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University of North Carolina
Chapel Hill, N. C.
No Pity Here
Folger Speaks Ilere
Sixteen Picked for Conference
i l4 I I r I r
-TOT ONLY COLLEGE DAILY IN THE SOUTHEAST-
CHAPEL HILL, J?. C WEDNESDAY, NOVEMBER 27. 1946
Byrd Antarctic Trip
To Try New Tactics
Washington, Nov. 26 (UP) The
Navy has announced plans for a dar
ing experiment during the forth
coming Antartic expedition under
Hear Admiral Richard Byrd. For the
first time in aviation history, normal
land-based transport planes will at
tempt a take-off from a carrier. The
last undertaking that came anywhere
near matching this endeavor was the
take-off of Mitchell B-25 medium bom
bers from a carrier. That happened
early in the war the first raid on
Use Commercial Airliners
The planes to be" used in this new
unprecedented test are much larger
they're D-C-3 -commercial airliners.
The Air officers assigned to Admiral
Byrd's staff plan to shoot six of the
transports from the carrier's deck
with the assistance of Jato-Jet power
bottles fixed to their wings. A land
ing strip will be prepared for the
planes at Little America. There, the
Navy plans to use them for long re
connaissance and photographic missions.
Coal Losses of Strike
: Washington, Nov. 26 (UP) The
government reveals that the coal
strike is costing the nation 1,885,000
tons of soft coal a day. The walkout
of 400,000 miners has idled over three
thousand pits east of the Mississippi.
The 652 miners, still producing can
turn out only 300,000 tons a day.
Krug Is Subpoenaed
By House Committee
Washington, Nov. 26 (UP) Inter
ior Secretary Krug has been subpoe
naed to appear Monday before the
House Committee investigating sur
plus property. Krug will testify on
the advisability of using the govern
ment's big and little inch pipelines for
natural gas, to help ease the coal shor
tage. Lawyers Flay Action
Taken Against Lewis
Washington, Nov! 26 (UP) The
National Lawyers Guild has condem
ned the government's court action
against John L. Lewis. The guild an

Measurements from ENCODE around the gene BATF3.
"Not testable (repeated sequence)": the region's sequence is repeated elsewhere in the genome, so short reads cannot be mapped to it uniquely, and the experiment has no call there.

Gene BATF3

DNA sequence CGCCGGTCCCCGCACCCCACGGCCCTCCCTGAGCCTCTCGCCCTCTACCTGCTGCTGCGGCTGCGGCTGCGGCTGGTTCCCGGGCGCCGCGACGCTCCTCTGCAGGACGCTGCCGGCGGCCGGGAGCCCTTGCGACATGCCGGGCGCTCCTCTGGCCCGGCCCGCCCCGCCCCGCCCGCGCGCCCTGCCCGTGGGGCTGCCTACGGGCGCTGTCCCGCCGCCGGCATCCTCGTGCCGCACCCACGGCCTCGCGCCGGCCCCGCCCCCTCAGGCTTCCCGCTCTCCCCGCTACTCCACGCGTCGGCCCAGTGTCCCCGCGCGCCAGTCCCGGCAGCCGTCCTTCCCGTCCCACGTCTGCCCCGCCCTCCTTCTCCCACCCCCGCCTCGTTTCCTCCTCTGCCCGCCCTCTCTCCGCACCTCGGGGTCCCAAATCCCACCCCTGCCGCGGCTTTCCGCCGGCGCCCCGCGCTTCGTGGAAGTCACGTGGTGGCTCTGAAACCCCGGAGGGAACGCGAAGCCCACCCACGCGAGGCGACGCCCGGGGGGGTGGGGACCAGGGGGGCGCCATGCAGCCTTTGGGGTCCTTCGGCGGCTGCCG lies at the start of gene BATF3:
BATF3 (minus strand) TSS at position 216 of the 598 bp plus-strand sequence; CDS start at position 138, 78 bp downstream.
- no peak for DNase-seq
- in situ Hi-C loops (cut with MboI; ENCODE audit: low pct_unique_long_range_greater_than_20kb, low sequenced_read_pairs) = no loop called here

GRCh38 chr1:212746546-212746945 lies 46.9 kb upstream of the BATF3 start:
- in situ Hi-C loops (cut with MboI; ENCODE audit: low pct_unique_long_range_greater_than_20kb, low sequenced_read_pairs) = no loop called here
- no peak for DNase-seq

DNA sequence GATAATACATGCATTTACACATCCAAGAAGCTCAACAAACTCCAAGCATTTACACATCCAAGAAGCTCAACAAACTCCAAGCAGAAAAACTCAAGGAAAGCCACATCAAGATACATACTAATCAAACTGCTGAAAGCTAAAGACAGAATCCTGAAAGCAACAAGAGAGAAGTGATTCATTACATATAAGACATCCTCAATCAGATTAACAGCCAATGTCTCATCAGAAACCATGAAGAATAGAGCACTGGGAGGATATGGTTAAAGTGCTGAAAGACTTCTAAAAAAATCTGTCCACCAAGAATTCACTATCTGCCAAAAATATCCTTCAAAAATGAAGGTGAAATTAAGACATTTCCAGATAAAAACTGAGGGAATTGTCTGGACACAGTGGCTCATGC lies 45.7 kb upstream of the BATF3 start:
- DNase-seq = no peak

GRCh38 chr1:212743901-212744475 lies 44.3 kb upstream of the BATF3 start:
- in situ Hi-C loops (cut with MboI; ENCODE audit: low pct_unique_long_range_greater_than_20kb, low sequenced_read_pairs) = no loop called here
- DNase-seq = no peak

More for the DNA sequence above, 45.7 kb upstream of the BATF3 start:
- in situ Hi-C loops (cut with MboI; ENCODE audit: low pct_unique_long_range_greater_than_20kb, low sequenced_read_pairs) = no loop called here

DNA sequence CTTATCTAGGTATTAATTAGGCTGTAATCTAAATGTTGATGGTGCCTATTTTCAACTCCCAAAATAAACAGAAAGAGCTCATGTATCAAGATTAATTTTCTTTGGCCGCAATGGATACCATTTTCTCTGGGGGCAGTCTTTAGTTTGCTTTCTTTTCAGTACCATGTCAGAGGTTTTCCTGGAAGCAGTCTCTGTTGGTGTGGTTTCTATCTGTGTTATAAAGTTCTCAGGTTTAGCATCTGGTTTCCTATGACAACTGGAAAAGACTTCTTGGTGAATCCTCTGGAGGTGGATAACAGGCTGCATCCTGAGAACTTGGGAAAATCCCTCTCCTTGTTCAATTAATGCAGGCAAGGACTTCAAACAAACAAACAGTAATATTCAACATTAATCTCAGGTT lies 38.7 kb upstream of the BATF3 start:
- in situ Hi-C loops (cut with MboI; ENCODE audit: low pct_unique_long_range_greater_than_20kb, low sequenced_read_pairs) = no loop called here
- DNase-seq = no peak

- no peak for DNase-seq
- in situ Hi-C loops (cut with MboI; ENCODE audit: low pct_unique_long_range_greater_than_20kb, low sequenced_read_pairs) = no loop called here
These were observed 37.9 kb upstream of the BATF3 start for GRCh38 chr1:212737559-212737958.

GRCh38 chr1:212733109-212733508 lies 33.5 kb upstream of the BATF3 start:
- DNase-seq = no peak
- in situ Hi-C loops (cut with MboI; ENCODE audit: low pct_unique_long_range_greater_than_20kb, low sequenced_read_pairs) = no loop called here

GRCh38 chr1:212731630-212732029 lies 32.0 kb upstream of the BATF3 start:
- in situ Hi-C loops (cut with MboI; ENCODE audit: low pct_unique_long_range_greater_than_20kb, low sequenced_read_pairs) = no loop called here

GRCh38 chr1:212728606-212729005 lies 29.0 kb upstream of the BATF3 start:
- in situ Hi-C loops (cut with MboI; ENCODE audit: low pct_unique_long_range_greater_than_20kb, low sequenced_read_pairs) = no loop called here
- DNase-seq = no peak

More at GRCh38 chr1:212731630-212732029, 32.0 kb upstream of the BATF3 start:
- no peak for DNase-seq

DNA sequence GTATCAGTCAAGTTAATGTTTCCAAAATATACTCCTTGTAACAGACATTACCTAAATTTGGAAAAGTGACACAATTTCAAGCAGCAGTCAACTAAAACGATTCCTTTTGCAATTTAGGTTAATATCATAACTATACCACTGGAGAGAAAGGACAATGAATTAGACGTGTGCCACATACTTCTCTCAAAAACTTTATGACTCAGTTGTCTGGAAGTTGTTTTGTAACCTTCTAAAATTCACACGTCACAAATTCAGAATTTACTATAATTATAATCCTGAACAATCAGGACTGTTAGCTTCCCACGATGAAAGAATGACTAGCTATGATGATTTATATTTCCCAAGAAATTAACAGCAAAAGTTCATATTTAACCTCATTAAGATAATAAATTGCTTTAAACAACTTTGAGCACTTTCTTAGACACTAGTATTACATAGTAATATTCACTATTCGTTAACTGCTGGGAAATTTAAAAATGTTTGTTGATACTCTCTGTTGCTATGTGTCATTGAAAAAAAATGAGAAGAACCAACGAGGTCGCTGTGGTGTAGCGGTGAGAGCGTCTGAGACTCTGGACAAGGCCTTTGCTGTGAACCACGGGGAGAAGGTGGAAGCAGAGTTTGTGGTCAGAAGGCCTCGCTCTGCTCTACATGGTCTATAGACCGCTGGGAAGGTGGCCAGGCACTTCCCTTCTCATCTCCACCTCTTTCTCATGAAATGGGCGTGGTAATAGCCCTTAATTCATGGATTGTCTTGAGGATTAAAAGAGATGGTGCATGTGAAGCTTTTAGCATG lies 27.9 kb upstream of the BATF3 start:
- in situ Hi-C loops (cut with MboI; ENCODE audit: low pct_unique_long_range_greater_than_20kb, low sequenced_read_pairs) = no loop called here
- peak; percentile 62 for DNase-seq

nounces it will seek permission to in
tervene in the mine leader's contempt
Takes Lid off Prices
Detroit, Nov. 26 (UP) The
Chrysler Corporation has raised the
prices on its cars. The increases,
which vary with body types, range
from eight dollars on the lowest priced
Plymouth sedan to 104 dollais on the
Chrysler four-door sedan.
U. S. Presses Russians
To Reveal Home Armies
Lake Success, New York, Nov. 26
(UP) The United States has de
manded that Russia stop 'sbilly-shal-lying"
and agree to publish figures on
it3 armies at home. And the Soviet
Union has come back with a proposal
that the powers reveal not only their
troops, but their weapons too, includ
ing atomic bombs.
British Use Violence
Against Jews at Haifa
Jerusalem, Nov. 26-(UP)-Two
persons were killed today and 21 in
jured when British troops stormed
aboard a Jewish refugee ship in Haifa
Harbor. The Jews resisted, and the
troops used billies, tear gas, and hose
pipes 'before they put down the re
sistance in an hour-long battle.
Mostly cloudy and Continued
warm, with scattered
showers or storms.
4 - "
Leona Flood, Young Violinist,
Plays Tonight in Music Hall
In addition to her recital appearances, Leona Flood, young
violinist, who will be heard tonight at 8 :30 o'clock in Hill Music
Hall, has played with many of the major European orchestras.
Her debut in Vienna brought forth the following comment from
the conservative Viennese critic: "One must associate her with
the creat masters of her art." '
Born in Spokane, Washington, Miss
Flood made her concert debut in Oslo,
Norway, and played throughout Eur
ope and Australia before coming back
to the States at the outbreak of war.
She has been for the past two years
playing recitals from coast to coast,
and "has everywhere niet with acclaim
from press and public.
Inherited from Mother
Miss Flood inherits her musical ta
lent from her mother, who is an ac
complished singer and pianist with
many songs, which she wrote both
words and music. -It was due to her
mother's influence that Miss Flood at
a very early age, took up the study of
the violin, and unsuspectingly set her
footsteps in the pathway of a great
The concert which will be heard to
night is being presented under aus
pices of the local chapter of the Na
tional Music Fraternity, Phi Mu Al
pha. Tickets are now on sale at Led
Winners of A VC Essay Contest
Will Be Decided this Evening
Four Remaining Undergraduate Writers
Will Each Give 15 Minute Peace Speech
Tonight at 7:30 o'clock in Gerrard hall one of the four first
round winners selected yesterday in the AVC-Sponsored World
Peace contest will receive $100 and another $50 from Winston
rUYnf AVf! phflirmAn and moder-
ator of the speech presentations.
The four winning essays chosen by
the ten preliminary judges were writ